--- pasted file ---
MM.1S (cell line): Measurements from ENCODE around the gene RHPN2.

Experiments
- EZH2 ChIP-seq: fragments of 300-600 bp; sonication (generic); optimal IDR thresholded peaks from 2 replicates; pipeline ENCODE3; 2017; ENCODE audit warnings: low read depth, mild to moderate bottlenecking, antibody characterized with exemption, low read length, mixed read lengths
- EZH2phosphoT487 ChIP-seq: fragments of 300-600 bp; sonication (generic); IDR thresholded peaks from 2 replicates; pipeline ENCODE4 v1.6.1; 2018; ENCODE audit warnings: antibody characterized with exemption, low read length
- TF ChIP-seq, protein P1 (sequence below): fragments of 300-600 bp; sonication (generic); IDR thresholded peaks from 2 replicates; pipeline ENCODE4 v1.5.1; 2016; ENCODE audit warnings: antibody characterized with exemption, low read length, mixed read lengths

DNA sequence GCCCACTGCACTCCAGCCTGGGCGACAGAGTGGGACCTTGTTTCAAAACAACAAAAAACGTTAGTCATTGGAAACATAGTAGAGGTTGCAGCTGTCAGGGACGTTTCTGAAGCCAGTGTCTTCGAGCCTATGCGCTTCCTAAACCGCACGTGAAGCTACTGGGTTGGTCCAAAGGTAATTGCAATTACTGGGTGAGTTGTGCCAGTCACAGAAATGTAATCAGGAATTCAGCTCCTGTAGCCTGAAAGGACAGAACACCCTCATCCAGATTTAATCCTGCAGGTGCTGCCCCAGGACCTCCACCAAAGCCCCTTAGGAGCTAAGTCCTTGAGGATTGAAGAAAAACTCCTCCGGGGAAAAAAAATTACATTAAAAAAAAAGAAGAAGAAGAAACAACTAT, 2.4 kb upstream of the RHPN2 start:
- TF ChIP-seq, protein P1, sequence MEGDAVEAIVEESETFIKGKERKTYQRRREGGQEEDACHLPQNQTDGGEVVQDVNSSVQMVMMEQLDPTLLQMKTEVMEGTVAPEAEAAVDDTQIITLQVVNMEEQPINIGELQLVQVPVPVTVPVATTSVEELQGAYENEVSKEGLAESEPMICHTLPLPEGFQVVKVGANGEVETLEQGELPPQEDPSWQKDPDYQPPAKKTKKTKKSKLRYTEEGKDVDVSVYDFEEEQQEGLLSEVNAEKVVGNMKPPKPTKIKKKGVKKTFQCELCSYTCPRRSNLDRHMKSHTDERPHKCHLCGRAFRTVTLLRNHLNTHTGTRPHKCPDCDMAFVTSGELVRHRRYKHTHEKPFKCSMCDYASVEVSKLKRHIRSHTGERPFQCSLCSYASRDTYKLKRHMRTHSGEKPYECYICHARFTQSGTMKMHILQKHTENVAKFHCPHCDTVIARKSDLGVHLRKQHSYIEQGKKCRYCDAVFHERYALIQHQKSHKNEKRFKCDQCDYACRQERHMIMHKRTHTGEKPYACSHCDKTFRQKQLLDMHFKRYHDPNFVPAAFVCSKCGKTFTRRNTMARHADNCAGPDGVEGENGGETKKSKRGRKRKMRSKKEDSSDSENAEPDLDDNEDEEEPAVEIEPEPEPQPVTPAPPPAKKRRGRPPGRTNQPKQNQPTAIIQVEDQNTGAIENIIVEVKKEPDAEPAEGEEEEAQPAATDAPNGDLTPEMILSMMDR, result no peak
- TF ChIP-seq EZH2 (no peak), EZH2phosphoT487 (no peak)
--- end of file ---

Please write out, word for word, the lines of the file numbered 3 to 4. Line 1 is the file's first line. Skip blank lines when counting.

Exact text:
- EZH2 ChIP-seq: fragments of 300-600 bp; sonication (generic); optimal IDR thresholded peaks from 2 replicates; pipeline ENCODE3; 2017; ENCODE audit warnings: low read depth, mild to moderate bottlenecking, antibody characterized with exemption, low read length, mixed read lengths
- EZH2phosphoT487 ChIP-seq: fragments of 300-600 bp; sonication (generic); IDR thresholded peaks from 2 replicates; pipeline ENCODE4 v1.6.1; 2018; ENCODE audit warnings: antibody characterized with exemption, low read length